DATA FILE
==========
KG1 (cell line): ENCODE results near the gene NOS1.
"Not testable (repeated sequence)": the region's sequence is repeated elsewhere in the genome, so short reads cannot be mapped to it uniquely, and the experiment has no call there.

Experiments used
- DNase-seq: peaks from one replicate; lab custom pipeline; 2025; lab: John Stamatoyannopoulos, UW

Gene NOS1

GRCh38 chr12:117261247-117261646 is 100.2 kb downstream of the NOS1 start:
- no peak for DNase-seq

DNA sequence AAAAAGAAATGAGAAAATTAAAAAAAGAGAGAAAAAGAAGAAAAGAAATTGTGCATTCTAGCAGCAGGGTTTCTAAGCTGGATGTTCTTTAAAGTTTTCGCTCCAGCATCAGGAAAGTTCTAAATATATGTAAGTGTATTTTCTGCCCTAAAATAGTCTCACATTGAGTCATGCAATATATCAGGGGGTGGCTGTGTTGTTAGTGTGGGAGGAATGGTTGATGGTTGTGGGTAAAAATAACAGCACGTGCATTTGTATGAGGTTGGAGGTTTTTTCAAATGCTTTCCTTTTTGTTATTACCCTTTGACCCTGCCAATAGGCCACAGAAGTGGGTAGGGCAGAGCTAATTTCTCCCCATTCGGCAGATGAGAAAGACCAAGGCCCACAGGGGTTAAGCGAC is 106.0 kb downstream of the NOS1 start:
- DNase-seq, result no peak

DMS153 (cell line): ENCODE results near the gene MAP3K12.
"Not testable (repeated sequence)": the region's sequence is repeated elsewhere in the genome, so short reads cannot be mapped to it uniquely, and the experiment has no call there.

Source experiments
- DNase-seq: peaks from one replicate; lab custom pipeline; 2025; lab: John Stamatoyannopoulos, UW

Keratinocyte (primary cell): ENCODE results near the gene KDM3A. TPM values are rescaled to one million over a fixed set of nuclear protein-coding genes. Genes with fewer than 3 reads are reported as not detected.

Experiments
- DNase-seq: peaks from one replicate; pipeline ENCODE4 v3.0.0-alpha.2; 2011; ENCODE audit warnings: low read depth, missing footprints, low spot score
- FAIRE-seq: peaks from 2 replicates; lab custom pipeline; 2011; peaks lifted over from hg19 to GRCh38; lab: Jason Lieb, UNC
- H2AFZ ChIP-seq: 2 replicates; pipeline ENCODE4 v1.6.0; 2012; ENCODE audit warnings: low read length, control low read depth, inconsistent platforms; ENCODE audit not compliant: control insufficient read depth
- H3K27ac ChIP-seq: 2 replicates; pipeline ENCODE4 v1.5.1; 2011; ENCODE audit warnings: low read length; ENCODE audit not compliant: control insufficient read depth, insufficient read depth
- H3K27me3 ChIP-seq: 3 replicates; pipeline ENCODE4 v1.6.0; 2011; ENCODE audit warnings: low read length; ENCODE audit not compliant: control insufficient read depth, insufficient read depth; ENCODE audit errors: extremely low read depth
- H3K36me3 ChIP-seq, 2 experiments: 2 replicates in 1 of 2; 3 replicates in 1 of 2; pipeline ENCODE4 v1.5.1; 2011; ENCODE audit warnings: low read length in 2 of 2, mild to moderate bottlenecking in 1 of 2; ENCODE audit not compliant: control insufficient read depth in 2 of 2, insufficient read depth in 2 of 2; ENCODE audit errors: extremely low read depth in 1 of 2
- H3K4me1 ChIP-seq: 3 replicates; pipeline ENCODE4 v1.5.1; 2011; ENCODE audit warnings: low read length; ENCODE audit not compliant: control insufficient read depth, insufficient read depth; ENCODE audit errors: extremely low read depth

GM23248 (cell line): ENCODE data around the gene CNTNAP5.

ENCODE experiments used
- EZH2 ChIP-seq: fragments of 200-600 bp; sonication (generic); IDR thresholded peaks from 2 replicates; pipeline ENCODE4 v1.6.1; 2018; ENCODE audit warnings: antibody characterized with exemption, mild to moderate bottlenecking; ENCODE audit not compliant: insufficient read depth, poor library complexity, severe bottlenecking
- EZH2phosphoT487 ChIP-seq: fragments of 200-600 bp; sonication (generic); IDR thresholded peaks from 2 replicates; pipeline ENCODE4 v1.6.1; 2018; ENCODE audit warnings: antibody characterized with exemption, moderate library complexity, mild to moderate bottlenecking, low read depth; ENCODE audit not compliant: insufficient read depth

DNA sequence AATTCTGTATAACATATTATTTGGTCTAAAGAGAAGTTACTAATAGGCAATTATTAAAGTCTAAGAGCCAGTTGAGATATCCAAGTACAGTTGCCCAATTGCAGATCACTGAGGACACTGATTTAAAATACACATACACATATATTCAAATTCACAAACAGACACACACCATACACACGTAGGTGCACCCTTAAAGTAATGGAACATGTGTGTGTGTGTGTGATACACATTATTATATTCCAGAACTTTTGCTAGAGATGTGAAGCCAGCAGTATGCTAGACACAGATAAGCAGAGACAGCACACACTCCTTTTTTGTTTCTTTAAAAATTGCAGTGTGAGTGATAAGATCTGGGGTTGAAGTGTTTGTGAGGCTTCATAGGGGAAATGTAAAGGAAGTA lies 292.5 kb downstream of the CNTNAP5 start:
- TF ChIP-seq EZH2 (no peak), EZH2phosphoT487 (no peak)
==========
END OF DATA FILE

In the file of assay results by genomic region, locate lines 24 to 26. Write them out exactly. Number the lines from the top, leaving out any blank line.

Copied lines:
ENCODE experiments used
- EZH2 ChIP-seq: fragments of 200-600 bp; sonication (generic); IDR thresholded peaks from 2 replicates; pipeline ENCODE4 v1.6.1; 2018; ENCODE audit warnings: antibody characterized with exemption, mild to moderate bottlenecking; ENCODE audit not compliant: insufficient read depth, poor library complexity, severe bottlenecking
- EZH2phosphoT487 ChIP-seq: fragments of 200-600 bp; sonication (generic); IDR thresholded peaks from 2 replicates; pipeline ENCODE4 v1.6.1; 2018; ENCODE audit warnings: antibody characterized with exemption, moderate library complexity, mild to moderate bottlenecking, low read depth; ENCODE audit not compliant: insufficient read depth